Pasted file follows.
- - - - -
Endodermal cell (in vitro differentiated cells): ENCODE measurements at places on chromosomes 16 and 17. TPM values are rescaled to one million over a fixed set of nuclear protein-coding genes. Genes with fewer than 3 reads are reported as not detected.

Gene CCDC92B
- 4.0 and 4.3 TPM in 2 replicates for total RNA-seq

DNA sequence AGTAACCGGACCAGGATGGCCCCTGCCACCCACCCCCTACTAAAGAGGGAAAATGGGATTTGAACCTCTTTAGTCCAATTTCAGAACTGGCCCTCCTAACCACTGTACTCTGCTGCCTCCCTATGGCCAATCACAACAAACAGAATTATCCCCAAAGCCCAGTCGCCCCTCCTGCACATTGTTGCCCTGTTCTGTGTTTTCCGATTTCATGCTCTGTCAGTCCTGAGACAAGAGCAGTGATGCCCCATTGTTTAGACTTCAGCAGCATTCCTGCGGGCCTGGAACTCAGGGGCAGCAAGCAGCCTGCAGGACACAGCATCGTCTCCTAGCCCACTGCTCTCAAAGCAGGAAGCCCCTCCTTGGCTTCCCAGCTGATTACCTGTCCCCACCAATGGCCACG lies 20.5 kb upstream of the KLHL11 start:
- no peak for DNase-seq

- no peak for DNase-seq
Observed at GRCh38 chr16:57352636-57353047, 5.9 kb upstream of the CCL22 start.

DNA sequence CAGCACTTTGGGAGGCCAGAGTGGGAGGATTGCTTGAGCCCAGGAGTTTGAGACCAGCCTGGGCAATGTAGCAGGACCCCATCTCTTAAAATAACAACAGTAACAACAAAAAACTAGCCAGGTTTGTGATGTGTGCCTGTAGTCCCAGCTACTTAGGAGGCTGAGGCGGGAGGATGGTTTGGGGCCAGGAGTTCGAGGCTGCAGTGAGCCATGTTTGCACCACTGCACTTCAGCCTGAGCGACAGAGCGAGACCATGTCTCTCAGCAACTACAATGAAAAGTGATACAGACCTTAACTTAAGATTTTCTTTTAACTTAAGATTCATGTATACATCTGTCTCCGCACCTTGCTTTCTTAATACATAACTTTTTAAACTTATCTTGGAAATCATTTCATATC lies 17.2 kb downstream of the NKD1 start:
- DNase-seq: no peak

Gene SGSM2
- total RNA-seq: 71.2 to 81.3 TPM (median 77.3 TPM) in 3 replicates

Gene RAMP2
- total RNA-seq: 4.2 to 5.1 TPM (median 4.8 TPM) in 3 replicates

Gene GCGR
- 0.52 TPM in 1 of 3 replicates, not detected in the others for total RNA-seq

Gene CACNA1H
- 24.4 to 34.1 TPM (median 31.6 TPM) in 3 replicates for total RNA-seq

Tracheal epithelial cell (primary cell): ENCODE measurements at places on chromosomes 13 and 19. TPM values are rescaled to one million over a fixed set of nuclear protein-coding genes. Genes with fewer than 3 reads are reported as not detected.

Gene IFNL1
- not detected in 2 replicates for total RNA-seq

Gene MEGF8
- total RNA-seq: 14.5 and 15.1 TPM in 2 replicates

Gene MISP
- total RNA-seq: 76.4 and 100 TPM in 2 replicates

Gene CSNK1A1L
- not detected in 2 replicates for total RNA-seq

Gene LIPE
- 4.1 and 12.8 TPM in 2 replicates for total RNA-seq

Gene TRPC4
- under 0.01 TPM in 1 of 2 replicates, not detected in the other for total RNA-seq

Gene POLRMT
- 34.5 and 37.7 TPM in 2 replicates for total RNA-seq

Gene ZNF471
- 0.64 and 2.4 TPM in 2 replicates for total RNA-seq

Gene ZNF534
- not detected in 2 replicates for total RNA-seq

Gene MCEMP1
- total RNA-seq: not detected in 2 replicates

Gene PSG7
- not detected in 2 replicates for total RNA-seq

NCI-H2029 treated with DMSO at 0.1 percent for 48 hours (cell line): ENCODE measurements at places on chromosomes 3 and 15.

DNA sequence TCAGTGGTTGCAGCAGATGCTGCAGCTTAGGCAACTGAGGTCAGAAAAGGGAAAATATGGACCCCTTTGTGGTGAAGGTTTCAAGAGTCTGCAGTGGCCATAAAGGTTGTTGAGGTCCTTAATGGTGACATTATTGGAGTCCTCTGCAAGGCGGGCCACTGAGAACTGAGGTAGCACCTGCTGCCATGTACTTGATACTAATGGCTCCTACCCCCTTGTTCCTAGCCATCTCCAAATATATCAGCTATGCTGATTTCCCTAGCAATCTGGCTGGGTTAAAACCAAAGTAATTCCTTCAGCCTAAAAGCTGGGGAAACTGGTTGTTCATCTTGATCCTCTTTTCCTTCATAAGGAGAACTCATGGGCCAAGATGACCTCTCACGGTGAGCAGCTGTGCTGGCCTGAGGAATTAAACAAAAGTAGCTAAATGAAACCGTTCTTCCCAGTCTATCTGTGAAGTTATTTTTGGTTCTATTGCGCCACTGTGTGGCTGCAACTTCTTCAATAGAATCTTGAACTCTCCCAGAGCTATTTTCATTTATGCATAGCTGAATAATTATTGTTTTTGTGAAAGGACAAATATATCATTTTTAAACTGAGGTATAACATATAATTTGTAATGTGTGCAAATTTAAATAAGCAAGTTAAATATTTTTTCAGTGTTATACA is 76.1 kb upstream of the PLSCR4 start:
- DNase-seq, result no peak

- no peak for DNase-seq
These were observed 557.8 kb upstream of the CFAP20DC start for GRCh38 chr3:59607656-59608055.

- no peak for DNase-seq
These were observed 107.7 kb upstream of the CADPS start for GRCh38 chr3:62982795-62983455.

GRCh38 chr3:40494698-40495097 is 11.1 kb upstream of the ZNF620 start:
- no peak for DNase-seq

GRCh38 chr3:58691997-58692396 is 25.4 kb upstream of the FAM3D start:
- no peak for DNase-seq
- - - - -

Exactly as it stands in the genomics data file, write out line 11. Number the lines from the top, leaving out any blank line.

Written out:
- total RNA-seq: 71.2 to 81.3 TPM (median 77.3 TPM) in 3 replicates